Commercial invoice template for customs
9th November 2020
A commercial invoice is an international shipping document provided by the supplier to the customer detailing the type and value of goods sold. The commercial invoice is used by customs to determine duties owed. In the event of a No Deal Brexit, goods traded between the EU and the UK will be subject to the same requirements as third country goods under the World Trade Organisation (WTO) rules. Which means every shipment will need a commercial invoice.
Word Document Commercial Invoice Template
The document provides information about the consignor and the consignee and above all contains a complete description of the contents of the shipment, together with details of their value. The declaration must be signed by the consignor. One original and three copies must accompany the shipment.
Here you will find a Word Document Commercial Invoice Template with which you can create your commercial invoice or pro forma invoice* and then print it out on your company stationery.
* A pro forma invoice is issued if the goods have no commercial value.
Every shipment will need a commercial invoice
It needs specific information for customs authorities to help the authorities assess if the goods can move in or out of a country and what, if any, controls are needed. It also helps the authorities determine duties and taxes. It’s vital your supplier provides an invoice with the right information as it reduces the potential for delay.
i) Reason for export
Statement why you’re sending the goods – e.g. Trade.
ii) Shipping date and number
The shipping number is the carrier’s number and sometimes known as the air waybill number. You can include the actual invoice number and order number for admin purposes – but it’s not essential for the authorities. (This could be accommodated within Other Information on the Word Document Commercial Invoice Template feature on this page).
This determines who’s responsible for the package during shipping.
iv) Goods description
An accurate description of the goods. For example, instead of just ‘clothing’ put ‘men’s T-shirts 80% cotton, 20% polyester’. Don’t use company product codes to describe the goods. If the package contains branded items, include the brand name as well as the model number.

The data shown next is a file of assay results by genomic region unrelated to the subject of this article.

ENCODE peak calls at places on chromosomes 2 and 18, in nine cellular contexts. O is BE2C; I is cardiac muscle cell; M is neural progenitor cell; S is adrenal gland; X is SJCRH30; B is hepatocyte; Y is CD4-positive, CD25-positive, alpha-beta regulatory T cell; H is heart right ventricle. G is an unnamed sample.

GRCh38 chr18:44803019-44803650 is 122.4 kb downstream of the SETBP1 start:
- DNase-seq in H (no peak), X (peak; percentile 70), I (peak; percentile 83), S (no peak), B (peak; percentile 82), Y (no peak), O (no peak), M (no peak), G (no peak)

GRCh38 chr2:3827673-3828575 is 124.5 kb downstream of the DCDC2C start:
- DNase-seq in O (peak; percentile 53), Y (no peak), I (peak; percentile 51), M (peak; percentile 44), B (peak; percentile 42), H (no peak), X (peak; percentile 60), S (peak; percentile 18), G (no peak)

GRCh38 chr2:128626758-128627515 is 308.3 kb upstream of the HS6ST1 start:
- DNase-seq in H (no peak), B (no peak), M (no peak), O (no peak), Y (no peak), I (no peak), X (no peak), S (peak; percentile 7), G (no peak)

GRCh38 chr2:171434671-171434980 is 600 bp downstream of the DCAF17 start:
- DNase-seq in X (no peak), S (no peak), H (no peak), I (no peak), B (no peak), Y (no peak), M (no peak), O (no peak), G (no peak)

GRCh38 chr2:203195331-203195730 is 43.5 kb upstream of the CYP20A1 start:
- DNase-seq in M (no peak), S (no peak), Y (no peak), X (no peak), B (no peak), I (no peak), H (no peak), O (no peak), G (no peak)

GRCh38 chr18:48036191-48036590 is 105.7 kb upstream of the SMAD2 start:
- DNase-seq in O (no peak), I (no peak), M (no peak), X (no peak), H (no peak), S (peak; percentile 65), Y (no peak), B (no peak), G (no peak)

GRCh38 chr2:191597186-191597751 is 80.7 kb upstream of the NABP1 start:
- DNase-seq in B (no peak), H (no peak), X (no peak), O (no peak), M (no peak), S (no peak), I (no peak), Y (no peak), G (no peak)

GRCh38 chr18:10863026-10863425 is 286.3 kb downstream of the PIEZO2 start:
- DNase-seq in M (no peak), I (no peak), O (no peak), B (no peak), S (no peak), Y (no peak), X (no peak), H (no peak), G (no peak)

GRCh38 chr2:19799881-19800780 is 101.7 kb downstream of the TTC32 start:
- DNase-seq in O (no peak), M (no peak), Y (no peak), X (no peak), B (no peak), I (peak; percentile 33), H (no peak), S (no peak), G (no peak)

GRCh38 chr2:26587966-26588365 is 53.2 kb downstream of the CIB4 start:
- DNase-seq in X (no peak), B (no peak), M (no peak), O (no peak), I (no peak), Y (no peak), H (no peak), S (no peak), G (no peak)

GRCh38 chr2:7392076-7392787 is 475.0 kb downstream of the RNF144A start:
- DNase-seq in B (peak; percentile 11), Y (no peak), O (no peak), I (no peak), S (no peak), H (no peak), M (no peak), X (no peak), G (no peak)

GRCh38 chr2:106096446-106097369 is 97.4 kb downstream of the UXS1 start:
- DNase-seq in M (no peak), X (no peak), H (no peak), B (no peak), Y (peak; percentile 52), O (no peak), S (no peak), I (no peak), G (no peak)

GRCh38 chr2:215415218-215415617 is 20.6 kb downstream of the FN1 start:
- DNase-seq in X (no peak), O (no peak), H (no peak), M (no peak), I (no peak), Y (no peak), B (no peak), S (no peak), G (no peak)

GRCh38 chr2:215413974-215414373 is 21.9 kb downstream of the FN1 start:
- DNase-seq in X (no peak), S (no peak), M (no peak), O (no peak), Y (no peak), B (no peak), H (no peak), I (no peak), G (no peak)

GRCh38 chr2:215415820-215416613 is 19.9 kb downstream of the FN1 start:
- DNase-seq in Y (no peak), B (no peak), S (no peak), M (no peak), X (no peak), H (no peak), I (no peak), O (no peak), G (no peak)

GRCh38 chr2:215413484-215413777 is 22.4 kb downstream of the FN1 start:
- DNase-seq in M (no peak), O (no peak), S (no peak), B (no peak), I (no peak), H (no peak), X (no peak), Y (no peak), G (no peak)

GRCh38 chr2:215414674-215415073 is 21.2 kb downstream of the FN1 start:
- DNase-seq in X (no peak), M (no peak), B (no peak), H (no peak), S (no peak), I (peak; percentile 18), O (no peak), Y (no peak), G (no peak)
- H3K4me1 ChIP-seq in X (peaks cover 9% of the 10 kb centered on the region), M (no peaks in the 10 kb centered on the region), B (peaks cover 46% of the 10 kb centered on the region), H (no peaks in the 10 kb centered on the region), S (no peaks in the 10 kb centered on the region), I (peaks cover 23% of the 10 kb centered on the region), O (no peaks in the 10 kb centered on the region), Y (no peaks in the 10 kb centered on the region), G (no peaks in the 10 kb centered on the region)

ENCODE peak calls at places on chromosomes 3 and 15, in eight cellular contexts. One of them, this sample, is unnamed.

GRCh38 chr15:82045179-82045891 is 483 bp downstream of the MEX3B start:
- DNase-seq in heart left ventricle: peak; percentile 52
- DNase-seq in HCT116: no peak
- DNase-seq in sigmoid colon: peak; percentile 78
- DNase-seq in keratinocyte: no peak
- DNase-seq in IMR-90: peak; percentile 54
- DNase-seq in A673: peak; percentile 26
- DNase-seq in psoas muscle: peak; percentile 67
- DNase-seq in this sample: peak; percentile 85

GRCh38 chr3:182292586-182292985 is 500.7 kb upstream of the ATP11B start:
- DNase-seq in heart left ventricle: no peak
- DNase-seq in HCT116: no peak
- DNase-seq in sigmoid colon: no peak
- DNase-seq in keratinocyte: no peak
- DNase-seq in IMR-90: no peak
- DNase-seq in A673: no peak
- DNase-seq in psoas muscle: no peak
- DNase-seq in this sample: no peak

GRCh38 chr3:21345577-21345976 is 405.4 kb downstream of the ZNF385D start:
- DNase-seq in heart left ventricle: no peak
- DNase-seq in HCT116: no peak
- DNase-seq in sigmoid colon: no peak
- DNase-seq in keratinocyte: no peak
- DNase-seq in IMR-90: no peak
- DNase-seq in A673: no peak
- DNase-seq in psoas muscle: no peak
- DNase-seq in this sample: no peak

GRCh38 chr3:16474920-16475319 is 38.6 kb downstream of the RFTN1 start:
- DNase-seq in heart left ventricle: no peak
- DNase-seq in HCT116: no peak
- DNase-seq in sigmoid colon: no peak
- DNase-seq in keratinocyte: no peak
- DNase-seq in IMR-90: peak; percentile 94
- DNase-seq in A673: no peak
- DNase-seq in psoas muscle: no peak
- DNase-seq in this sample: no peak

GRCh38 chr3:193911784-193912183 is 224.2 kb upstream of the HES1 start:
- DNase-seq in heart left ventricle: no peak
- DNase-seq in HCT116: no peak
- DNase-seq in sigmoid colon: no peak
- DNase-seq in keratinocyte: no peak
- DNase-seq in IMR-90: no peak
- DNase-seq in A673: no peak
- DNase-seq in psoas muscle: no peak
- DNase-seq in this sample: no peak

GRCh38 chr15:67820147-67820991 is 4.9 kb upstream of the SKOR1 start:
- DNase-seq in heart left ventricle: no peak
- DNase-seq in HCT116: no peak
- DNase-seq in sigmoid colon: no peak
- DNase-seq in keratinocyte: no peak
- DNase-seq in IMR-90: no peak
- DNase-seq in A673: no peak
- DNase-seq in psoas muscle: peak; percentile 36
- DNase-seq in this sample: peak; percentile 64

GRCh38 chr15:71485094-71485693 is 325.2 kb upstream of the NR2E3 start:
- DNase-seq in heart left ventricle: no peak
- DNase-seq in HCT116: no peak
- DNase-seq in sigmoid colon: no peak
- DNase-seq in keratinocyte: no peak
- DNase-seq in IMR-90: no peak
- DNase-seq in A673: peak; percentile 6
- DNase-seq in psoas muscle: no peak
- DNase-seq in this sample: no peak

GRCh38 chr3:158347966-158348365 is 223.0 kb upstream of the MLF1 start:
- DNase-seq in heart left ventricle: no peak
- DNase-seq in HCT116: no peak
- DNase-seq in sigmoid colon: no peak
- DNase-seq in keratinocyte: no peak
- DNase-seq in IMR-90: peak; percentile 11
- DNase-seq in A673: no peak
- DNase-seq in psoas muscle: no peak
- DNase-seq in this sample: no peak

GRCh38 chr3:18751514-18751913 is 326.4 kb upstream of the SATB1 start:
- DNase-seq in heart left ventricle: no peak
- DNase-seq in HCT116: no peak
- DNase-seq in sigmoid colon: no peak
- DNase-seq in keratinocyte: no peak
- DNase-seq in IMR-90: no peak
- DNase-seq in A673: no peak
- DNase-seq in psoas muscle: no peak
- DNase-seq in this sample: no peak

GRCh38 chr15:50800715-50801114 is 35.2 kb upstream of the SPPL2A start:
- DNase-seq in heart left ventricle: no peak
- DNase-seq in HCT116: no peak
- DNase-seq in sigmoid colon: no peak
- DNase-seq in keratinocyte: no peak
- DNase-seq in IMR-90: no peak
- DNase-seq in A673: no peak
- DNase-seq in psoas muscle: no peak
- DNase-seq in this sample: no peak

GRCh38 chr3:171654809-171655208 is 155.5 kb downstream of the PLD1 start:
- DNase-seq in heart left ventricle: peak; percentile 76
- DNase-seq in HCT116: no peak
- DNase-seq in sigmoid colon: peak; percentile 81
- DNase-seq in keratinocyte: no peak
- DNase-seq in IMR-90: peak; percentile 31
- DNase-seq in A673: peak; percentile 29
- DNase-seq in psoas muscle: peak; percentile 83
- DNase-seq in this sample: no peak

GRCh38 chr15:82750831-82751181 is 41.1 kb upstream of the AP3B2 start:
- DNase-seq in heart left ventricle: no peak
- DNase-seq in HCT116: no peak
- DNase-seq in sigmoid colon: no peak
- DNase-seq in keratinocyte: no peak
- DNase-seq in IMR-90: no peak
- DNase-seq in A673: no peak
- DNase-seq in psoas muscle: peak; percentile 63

v) Quantity of goods
If shipping different products, your supplier needs to state the quantity of each using an applicable unit of measurement. For example, parts and objects are often counted in pieces, shoes - in pairs, liquids by volume, dry goods by weight.
vi) HS Code
This code informs the customs authorities as to what type of goods are being shipped. It also helps them assess duties and taxes.
vii) Declared value
The true value of the shipment must be declared. This should be the market price of the goods, along with the currency. If the value doesn’t seem reasonable, customs may ask you or your customer for evidence of the value you’ve declared on the invoice.
viii) Insurance costs
On the commercial invoice you should show the freight and insurance costs as separate items. If not shown separately, customs will calculate these values for you and you may end up paying more than necessary.
ix) Country of origin
This is where the products were originally manufactured – and may be different from the country the shipment is being sent from.
You’ll also need the NET and GROSS weight. GROSS is the NET weight and weight of the packaging combined.
To enable both the EU export and UK import declaration to be made accurately, this additional information will need to be listed correctly on your commercial invoices. Delays and problems with customs are likely to occur if the extra information is not on their invoices to you.
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AEO certified & with years of experience in handling customs formalities, Spatial Global have the knowledge and expertise to assist clients in submitting export & import declarations. We access customs directly via our operating system, processing and transmitting numerous entries every day. Simply get in touch with us & we’ll help find the most appropriate solution to meet your specific requirements.
As an EU certified AEO customs operator in many European countries you don’t have to be a customs specialist yourself – leave it to us. Simply get in touch with us and we’ll handle your customs declarations in your own language and in due time.
Information published here is correct, to the best of our knowledge and belief, at the time of publishing but we take no responsibility in the event of incorrect or misleading information. This service is provided free of charge and without liability or obligation.